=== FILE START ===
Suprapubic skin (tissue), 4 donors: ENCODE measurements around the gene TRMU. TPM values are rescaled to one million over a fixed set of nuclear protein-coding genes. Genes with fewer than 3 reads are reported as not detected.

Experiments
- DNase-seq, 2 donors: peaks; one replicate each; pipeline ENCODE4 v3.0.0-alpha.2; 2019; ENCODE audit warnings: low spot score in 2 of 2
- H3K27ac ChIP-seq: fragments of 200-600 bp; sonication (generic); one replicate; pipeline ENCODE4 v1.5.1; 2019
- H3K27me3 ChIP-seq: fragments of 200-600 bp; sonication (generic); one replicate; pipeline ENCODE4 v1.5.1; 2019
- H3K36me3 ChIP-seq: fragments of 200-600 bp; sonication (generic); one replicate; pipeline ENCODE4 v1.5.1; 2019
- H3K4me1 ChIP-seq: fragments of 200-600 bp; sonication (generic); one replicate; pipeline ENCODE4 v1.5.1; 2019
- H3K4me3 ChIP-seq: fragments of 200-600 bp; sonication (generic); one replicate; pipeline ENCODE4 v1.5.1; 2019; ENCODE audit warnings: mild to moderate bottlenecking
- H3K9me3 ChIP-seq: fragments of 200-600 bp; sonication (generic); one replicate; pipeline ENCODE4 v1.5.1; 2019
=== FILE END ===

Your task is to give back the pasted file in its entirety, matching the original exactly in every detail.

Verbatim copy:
Suprapubic skin (tissue), 4 donors: ENCODE measurements around the gene TRMU. TPM values are rescaled to one million over a fixed set of nuclear protein-coding genes. Genes with fewer than 3 reads are reported as not detected.

Experiments
- DNase-seq, 2 donors: peaks; one replicate each; pipeline ENCODE4 v3.0.0-alpha.2; 2019; ENCODE audit warnings: low spot score in 2 of 2
- H3K27ac ChIP-seq: fragments of 200-600 bp; sonication (generic); one replicate; pipeline ENCODE4 v1.5.1; 2019
- H3K27me3 ChIP-seq: fragments of 200-600 bp; sonication (generic); one replicate; pipeline ENCODE4 v1.5.1; 2019
- H3K36me3 ChIP-seq: fragments of 200-600 bp; sonication (generic); one replicate; pipeline ENCODE4 v1.5.1; 2019
- H3K4me1 ChIP-seq: fragments of 200-600 bp; sonication (generic); one replicate; pipeline ENCODE4 v1.5.1; 2019
- H3K4me3 ChIP-seq: fragments of 200-600 bp; sonication (generic); one replicate; pipeline ENCODE4 v1.5.1; 2019; ENCODE audit warnings: mild to moderate bottlenecking
- H3K9me3 ChIP-seq: fragments of 200-600 bp; sonication (generic); one replicate; pipeline ENCODE4 v1.5.1; 2019